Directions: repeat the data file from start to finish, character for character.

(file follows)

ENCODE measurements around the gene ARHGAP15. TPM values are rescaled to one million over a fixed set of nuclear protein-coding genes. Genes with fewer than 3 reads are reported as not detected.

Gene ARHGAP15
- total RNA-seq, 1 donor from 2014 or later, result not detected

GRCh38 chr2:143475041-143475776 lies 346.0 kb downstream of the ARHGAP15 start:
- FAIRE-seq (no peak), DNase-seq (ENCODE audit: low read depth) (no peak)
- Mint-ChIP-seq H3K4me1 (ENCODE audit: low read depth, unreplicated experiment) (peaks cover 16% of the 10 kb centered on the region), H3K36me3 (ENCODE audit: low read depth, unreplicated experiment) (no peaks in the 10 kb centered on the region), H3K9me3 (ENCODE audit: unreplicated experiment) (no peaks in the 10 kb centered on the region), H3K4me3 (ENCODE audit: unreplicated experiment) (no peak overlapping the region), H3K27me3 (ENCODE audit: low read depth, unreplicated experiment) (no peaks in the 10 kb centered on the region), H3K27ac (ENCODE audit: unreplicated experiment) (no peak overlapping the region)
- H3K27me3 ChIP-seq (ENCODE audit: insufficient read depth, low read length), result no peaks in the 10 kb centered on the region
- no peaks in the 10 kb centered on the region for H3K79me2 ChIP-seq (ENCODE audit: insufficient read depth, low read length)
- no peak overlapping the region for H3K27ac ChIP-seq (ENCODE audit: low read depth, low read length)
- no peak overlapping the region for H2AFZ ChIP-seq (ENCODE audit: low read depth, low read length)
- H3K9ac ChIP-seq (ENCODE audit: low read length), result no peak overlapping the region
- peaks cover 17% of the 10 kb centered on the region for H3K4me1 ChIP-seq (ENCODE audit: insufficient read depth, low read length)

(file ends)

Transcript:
ENCODE measurements around the gene ARHGAP15. TPM values are rescaled to one million over a fixed set of nuclear protein-coding genes. Genes with fewer than 3 reads are reported as not detected.

Gene ARHGAP15
- total RNA-seq, 1 donor from 2014 or later, result not detected

GRCh38 chr2:143475041-143475776 lies 346.0 kb downstream of the ARHGAP15 start:
- FAIRE-seq (no peak), DNase-seq (ENCODE audit: low read depth) (no peak)
- Mint-ChIP-seq H3K4me1 (ENCODE audit: low read depth, unreplicated experiment) (peaks cover 16% of the 10 kb centered on the region), H3K36me3 (ENCODE audit: low read depth, unreplicated experiment) (no peaks in the 10 kb centered on the region), H3K9me3 (ENCODE audit: unreplicated experiment) (no peaks in the 10 kb centered on the region), H3K4me3 (ENCODE audit: unreplicated experiment) (no peak overlapping the region), H3K27me3 (ENCODE audit: low read depth, unreplicated experiment) (no peaks in the 10 kb centered on the region), H3K27ac (ENCODE audit: unreplicated experiment) (no peak overlapping the region)
- H3K27me3 ChIP-seq (ENCODE audit: insufficient read depth, low read length), result no peaks in the 10 kb centered on the region
- no peaks in the 10 kb centered on the region for H3K79me2 ChIP-seq (ENCODE audit: insufficient read depth, low read length)
- no peak overlapping the region for H3K27ac ChIP-seq (ENCODE audit: low read depth, low read length)
- no peak overlapping the region for H2AFZ ChIP-seq (ENCODE audit: low read depth, low read length)
- H3K9ac ChIP-seq (ENCODE audit: low read length), result no peak overlapping the region
- peaks cover 17% of the 10 kb centered on the region for H3K4me1 ChIP-seq (ENCODE audit: insufficient read depth, low read length)